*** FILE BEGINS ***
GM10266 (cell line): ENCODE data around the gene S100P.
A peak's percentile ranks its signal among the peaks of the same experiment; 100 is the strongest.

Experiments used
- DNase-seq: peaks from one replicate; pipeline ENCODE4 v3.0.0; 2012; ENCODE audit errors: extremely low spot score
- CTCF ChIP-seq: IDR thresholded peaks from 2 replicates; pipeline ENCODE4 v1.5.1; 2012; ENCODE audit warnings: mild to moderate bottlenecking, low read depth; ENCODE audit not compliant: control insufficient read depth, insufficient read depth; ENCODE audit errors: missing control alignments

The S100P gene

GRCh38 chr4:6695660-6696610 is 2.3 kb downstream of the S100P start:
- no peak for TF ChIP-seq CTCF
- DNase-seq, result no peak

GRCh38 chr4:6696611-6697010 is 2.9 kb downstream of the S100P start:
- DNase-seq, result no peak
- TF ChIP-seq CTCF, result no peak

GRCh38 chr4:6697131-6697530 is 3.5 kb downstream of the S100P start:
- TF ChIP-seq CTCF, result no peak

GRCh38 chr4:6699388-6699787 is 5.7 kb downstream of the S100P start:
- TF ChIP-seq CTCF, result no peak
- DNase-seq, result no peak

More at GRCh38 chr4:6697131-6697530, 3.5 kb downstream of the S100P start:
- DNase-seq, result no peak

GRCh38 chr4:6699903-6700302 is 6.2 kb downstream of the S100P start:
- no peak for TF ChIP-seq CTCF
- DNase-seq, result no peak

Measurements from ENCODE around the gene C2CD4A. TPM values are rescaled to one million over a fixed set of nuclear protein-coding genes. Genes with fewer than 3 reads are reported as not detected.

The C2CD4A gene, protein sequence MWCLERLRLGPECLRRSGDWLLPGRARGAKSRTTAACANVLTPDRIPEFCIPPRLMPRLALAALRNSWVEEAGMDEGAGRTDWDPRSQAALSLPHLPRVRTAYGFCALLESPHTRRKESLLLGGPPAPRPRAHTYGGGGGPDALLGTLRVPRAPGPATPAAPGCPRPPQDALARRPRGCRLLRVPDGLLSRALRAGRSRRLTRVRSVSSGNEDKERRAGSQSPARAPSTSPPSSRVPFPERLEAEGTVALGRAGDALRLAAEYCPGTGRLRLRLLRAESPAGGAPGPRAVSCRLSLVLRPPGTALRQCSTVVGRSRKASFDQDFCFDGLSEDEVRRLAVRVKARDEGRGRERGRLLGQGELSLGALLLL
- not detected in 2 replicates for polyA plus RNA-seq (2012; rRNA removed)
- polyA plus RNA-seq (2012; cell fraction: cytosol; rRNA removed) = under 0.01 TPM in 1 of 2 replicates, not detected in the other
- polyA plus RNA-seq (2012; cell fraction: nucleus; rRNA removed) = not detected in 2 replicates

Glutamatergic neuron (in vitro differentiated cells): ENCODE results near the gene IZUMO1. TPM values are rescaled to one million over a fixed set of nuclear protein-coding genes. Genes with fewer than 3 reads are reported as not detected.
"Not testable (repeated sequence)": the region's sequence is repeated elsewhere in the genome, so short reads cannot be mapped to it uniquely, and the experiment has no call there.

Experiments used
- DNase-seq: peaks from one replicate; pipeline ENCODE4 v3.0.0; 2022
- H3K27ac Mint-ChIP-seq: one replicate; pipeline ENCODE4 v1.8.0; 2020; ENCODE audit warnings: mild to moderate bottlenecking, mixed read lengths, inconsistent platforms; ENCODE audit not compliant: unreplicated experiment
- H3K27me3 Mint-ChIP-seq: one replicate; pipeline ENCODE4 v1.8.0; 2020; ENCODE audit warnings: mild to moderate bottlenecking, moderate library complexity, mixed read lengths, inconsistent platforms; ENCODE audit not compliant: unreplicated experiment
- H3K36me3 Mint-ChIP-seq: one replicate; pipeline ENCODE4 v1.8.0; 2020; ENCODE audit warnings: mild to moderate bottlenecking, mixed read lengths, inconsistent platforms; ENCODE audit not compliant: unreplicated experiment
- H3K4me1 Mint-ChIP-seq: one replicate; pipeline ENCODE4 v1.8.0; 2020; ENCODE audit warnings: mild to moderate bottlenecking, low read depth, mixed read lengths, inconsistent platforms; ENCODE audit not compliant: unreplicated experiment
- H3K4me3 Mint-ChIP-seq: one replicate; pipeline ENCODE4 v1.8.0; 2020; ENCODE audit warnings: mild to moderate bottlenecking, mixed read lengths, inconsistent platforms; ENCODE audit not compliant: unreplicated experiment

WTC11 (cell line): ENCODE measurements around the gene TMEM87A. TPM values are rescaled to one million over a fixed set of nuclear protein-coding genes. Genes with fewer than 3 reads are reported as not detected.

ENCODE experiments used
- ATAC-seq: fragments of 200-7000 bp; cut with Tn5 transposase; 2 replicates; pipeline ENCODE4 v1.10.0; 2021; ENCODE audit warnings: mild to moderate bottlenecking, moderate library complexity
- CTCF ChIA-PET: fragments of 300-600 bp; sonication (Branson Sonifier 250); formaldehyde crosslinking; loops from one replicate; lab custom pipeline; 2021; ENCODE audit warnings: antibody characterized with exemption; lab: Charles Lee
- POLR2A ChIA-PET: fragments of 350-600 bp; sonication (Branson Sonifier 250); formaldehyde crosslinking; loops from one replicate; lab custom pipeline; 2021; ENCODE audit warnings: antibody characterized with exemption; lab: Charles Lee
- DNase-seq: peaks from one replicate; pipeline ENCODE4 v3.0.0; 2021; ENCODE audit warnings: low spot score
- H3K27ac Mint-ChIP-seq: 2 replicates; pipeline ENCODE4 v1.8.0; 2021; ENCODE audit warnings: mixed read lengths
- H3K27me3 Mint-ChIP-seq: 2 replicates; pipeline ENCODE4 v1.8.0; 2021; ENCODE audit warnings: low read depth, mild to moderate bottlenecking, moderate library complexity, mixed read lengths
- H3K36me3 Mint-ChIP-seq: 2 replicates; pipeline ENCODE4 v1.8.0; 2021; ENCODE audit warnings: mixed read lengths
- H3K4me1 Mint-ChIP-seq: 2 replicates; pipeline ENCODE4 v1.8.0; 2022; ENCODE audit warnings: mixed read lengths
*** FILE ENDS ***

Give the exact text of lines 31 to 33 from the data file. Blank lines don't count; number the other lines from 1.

- DNase-seq: peaks from one replicate; pipeline ENCODE4 v3.0.0; 2022
- H3K27ac Mint-ChIP-seq: one replicate; pipeline ENCODE4 v1.8.0; 2020; ENCODE audit warnings: mild to moderate bottlenecking, mixed read lengths, inconsistent platforms; ENCODE audit not compliant: unreplicated experiment
- H3K27me3 Mint-ChIP-seq: one replicate; pipeline ENCODE4 v1.8.0; 2020; ENCODE audit warnings: mild to moderate bottlenecking, moderate library complexity, mixed read lengths, inconsistent platforms; ENCODE audit not compliant: unreplicated experiment